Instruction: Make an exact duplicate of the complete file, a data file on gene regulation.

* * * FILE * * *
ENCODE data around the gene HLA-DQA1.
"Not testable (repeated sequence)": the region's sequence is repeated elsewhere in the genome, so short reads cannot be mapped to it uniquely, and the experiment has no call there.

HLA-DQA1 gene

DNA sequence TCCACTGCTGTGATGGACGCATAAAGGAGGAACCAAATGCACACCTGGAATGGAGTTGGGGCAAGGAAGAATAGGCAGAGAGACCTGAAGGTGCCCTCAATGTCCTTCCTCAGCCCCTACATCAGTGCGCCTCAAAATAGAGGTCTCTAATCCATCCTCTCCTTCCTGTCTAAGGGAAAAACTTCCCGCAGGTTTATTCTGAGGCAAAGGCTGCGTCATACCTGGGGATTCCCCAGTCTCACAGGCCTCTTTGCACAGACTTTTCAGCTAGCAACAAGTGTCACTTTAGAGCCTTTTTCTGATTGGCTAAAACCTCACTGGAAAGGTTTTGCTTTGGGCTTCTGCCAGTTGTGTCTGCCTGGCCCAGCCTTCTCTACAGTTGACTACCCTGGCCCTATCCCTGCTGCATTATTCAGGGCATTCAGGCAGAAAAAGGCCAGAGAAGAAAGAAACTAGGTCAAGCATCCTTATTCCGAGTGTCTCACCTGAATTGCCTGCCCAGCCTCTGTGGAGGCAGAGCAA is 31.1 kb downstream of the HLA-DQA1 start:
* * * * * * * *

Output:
ENCODE data around the gene HLA-DQA1.
"Not testable (repeated sequence)": the region's sequence is repeated elsewhere in the genome, so short reads cannot be mapped to it uniquely, and the experiment has no call there.

HLA-DQA1 gene

DNA sequence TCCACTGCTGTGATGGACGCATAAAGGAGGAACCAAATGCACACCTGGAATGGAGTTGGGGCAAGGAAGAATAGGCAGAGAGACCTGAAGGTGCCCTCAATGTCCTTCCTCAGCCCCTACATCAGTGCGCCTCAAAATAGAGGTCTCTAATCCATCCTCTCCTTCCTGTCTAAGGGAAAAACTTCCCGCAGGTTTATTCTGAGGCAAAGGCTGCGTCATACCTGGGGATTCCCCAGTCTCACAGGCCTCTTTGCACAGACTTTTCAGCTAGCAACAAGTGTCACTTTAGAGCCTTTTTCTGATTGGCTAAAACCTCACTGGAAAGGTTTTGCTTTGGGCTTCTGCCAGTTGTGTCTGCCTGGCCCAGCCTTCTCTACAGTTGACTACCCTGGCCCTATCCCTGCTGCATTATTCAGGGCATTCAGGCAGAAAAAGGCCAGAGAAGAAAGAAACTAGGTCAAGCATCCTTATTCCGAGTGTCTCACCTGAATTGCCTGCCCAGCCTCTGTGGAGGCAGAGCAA is 31.1 kb downstream of the HLA-DQA1 start: